Bridging Gaps in Implementing the Olmstead Mandate and Ending Chronic Homelessness

As someone who has worked on ending homelessness for many years, the growing national momentum to end homelessness is inspiring and energizing. Communities are helping people obtain permanent housing and achieve housing stability at a pace and rate previously unthinkable. At the same time, while stable housing with appropriate supports is the primary solution to homelessness, to truly end homelessness we must also engage in efforts to address the systems issues that lead to homelessness in the first place.

Homelessness is, and always has been, a problem stemming from the cracks between systems of care and public policy failures to seal those cracks. The roots of the problem of chronic homelessness in particular is, in large part, due to the de-institutionalization of the mental health system during the 1970s and 1980s, leading to a mass release of people from state psychiatric hospitals nationwide and the failure to create an effective community-based system of care for people with psychiatric disabilities. The result of this failure was that people with psychiatric disabilities wound up homeless or in jails and prisons, while others remained in state hospitals or other segregated settings, like nursing homes.

What emerged in response was not a single movement to establish a community-based mental health system, but rather three separate policy movements and efforts, namely, the effort to end chronic homelessness, the effort to ensure the community integration of people with disabilities, and more recently, efforts to reduce incarceration among people with mental illness. The fragmentation between these separate policy responses persists today. States typically are pursing one set of efforts to address the needs of individuals experiencing chronic homelessness and another focused on the community integration of people with disabilities, leading to inconsistent policies and competing priorities.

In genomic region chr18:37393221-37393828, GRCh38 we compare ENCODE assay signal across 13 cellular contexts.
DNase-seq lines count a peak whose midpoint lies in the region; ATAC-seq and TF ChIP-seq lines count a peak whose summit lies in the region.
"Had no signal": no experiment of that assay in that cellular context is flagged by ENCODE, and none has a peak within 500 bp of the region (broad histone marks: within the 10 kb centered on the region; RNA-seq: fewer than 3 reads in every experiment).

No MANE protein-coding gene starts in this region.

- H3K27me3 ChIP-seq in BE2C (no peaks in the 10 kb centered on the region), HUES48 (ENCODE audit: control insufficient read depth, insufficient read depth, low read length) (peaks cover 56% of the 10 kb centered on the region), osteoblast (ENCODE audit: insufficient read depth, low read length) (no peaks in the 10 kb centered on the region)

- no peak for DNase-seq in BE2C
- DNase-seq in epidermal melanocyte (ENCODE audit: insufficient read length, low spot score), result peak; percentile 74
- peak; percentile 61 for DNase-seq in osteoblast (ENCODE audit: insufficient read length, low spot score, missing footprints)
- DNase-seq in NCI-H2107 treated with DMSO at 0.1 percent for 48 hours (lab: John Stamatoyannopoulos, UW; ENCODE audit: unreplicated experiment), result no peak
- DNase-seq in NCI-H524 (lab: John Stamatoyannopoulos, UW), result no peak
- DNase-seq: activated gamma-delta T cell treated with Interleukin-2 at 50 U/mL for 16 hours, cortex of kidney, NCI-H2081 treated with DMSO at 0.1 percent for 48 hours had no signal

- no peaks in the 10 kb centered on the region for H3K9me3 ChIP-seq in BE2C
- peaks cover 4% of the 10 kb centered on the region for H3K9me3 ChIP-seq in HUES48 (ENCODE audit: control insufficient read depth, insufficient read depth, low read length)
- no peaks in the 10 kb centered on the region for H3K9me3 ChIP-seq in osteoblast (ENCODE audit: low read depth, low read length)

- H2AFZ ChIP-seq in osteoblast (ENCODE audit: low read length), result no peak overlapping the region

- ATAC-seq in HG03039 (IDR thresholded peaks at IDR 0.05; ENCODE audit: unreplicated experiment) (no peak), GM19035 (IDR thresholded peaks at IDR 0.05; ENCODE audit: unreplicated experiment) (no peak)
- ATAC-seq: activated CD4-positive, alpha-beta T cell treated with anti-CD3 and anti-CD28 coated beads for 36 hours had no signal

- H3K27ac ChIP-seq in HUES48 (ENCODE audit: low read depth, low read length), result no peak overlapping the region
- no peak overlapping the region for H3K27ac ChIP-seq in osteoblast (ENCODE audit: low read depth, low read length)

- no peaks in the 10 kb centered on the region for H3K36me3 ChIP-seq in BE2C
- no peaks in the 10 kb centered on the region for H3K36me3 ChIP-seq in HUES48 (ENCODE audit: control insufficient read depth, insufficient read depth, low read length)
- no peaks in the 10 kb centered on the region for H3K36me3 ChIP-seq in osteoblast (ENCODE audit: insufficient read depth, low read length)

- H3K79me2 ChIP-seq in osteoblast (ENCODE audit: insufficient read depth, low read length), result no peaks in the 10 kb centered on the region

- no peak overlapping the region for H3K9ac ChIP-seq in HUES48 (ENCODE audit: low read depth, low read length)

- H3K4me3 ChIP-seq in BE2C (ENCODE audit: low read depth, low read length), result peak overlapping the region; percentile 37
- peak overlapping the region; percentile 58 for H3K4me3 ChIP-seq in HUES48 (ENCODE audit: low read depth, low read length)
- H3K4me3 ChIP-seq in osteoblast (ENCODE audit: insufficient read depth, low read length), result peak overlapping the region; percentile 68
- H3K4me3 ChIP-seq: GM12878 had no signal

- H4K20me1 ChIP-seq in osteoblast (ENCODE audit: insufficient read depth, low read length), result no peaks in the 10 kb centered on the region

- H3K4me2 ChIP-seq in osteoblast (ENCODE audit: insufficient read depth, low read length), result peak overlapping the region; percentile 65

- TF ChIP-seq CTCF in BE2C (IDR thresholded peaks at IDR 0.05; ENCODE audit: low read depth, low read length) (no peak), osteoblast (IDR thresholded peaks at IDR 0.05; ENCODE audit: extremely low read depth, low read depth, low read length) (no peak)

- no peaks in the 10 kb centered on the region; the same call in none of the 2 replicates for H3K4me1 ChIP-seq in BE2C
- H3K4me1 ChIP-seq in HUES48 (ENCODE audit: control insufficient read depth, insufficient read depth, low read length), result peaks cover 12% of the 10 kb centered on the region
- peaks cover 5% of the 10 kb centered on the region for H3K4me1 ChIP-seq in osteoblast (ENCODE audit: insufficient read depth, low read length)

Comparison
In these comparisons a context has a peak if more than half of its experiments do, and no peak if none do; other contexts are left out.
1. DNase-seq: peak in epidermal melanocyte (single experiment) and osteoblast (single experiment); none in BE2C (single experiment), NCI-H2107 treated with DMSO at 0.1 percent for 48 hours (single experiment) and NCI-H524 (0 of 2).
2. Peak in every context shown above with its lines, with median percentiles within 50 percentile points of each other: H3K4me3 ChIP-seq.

In the landmark decision Olmstead v. LC, the Supreme Court recognized that the problems of homelessness and the institutionalization of people with disabilities are inextricably linked, such that one cannot be solved without solving the other: “[It is not] the Americans with Disabilities Act (ADA) mission to drive states to move institutionalized patients into an inappropriate setting, such as a homeless shelter.”

The time has come for us to rejoin these efforts, redress the root cause of policy failures, and pursue a housing and community integration strategy that both ends homelessness and ends unnecessary institutionalization and incarceration among people with disabilities. Today, USICH is releasing Fulfilling the Dream: Aligning State Efforts to Implement Olmstead and End Chronic Homelessness. In it, we call on states to rejoin their efforts to implement the Olmstead community integration mandate and efforts to end chronic homelessness. 

We outline some concrete steps states can take to do so, including:

  • Engaging in a collaborative planning process.
  • Developing a broader plan to increase supportive housing opportunities by committing and coordinating affordable housing resources and ensuring the coverage of housing-related and supportive services under Medicaid.
  • Developing a shared definition and measures of quality and community integration.
  • Building the capacity of community-based housing and services providers.

The opportunities that come from tearing down walls and bridging gaps between homelessness and Olmstead policies are enormous. Together, let’s fully realize the potential of supportive housing as a tool for solving complex social problems that affect our most vulnerable citizens who need housing and services to achieve stability, dignity, and independence.

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